Here’s the backstory. Each year, about $600 billion in taxes legally owed are not paid. For scale, that’s roughly equal to all federal income taxes paid by the lowest-earning 90 percent of taxpayers, according to Treasury Department data.
To be clear, rank-and-file wage-earners are not necessarily more honest or patriotic. It’s just much harder for them to shortchange Uncle Sam.
Workplace grunts have taxes automatically withheld from their paychecks. And, critically, most labor-related income — as well as income from dividends, interest and other sources — gets reported to the Internal Revenue Service through W-2s, 1099s and other common tax documents.
So it’s difficult to sneak unpaid liabilities past the IRS.
There are some types of income, however, for which little or no third-party reporting exists. These income categories — including partnership, proprietorship and rental income — accrue disproportionately to high earners. The government has much less ability to tell when these filers are misreporting; as a result, they can more easily get away with cheating.
And some of them do.
This is evident from IRS data on “voluntary compliance,” or how accurately people report their income and tax liabilities without the government having to come after them. When it comes to ordinary wage and salary income, taxpayers are remarkably forthcoming, with noncompliance averaging only 1 percent; for those more “opaque” income sources, noncompliance is an estimated 55 percent.
Tax cheating is not a victimless crime. When (disproportionately high-income) people don’t pay their bills, everyone else must pay more to fill the shortfall.
But indiscriminately increasing audit rates alone is unlikely to solve the problem, and might irritate a lot of honest taxpayers in the process.
Not all high-income people (or people with rental or partnership or other “opaque” income) are cheating, of course. A more effective response would involve more of that third-party reporting so the IRS has greater visibility into who’s likely fudging their numbers. Then the agency could better target its audit decisions.
More reporting would also deter would-be tax cheats from fudging in the first place, because they’d know they’re more likely to get caught.
This solution is exactly what Democrats have proposed as part of their big budget bill.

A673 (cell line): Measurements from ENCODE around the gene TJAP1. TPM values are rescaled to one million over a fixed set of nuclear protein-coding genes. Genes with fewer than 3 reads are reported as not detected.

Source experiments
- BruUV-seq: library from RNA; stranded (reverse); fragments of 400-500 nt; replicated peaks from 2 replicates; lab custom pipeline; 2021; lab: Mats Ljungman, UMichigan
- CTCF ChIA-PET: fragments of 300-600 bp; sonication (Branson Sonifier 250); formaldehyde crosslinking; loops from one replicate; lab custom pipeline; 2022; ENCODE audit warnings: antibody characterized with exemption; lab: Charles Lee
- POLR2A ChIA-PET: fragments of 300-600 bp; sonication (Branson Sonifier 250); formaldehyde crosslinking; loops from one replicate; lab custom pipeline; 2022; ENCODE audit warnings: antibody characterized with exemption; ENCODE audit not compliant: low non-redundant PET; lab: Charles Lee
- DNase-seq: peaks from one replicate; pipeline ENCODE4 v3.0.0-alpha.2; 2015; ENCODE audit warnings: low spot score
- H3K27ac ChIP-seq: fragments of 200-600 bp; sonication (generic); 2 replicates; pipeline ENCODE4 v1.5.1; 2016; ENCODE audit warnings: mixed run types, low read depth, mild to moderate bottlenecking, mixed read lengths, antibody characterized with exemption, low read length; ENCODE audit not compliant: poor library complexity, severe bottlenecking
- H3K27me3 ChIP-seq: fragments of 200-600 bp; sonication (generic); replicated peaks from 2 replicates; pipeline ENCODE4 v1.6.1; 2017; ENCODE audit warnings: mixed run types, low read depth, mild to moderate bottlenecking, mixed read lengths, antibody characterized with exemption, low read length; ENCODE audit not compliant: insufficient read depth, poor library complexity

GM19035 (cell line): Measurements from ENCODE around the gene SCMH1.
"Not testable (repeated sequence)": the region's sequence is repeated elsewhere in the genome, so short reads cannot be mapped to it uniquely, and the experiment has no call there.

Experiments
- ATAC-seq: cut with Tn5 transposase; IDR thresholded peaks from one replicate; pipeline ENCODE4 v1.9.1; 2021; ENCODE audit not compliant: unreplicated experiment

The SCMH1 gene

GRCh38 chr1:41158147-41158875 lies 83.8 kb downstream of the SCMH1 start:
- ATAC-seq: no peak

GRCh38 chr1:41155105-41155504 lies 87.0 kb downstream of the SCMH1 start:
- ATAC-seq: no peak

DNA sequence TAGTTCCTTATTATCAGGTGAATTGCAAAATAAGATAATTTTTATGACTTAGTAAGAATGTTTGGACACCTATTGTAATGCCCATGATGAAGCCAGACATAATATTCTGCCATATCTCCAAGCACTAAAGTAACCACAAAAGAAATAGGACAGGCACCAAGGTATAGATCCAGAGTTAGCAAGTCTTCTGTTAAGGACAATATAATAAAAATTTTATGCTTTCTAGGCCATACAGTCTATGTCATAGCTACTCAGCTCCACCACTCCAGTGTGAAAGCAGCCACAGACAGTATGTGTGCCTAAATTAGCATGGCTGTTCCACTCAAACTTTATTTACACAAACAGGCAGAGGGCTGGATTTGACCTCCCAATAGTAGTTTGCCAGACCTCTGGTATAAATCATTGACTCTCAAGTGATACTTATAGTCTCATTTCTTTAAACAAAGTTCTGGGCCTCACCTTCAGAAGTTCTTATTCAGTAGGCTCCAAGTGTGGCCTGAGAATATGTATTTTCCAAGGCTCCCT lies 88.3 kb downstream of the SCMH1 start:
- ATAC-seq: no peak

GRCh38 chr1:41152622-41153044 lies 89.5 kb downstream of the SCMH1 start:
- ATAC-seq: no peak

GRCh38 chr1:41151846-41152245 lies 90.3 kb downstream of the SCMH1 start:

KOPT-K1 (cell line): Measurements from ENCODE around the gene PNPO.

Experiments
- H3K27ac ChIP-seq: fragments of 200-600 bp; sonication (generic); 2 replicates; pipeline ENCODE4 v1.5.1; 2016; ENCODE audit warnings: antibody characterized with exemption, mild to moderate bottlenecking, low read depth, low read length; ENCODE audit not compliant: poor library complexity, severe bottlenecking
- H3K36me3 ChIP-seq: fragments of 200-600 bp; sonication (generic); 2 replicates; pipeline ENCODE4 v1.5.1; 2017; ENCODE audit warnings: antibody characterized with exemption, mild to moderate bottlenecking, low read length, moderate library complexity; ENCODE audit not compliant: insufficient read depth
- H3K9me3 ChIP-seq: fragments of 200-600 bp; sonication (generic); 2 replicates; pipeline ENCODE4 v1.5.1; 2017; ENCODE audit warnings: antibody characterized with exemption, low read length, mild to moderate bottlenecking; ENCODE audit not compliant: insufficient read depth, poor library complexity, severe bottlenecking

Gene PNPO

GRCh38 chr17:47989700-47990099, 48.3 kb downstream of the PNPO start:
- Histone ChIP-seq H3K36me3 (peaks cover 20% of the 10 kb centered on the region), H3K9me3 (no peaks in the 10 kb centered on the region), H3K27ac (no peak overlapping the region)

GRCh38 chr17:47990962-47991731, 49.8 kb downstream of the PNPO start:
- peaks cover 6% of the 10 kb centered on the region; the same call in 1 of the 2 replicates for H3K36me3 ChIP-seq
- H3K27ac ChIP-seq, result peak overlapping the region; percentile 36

Financial institutions already report certain information to the IRS about their clients’ accounts, such as interest income accrued over the year. Under Democrats’ latest proposal, banks would — once a year — also report the sums of all deposits and withdrawals for certain accounts. Not every transaction; just the year-end totals. Only accounts with flows of more than $10,000 not tied to wage income or exempted benefits would be affected — the idea being that the IRS already knows about the wage income anyway.
The reporting proposal is estimated to bring in $200 billion to $250 billion in revenue over the next decade, according to Treasury.
Just as they did with Obamacare “death panels,” Republicans have megaphoned misinformation. They allege that Democrats would create a Marxist “surveillance program designed to target low- and middle-income earners” (false) in which the government would “monitor every single transaction you make” (false) with “no limits” (definitely false).
“Democrats want to track every penny you earn so they can then tax you and your family at the maximum possible amount,” fearmongered House Minority Leader Kevin McCarthy (R-Calif.). This is an interesting euphemism for “rich people are going to pay the minimum amount of taxes the law already requires.”
The GOP seeks to exploit the confusion of honest, rank-and-file taxpayers. Their income is already quite well reported to the IRS: Three billion 1099 forms alone will be issued this year, and Americans haven’t considered this a “dragnet” or “infringement on personal privacy.” But suddenly it is — when similar reporting is proposed to ensure high-income people’s tax compliance, too.
Republicans also presumably have another shameful aim: communicating to tax cheats that, now and in the future, the GOP has their backs.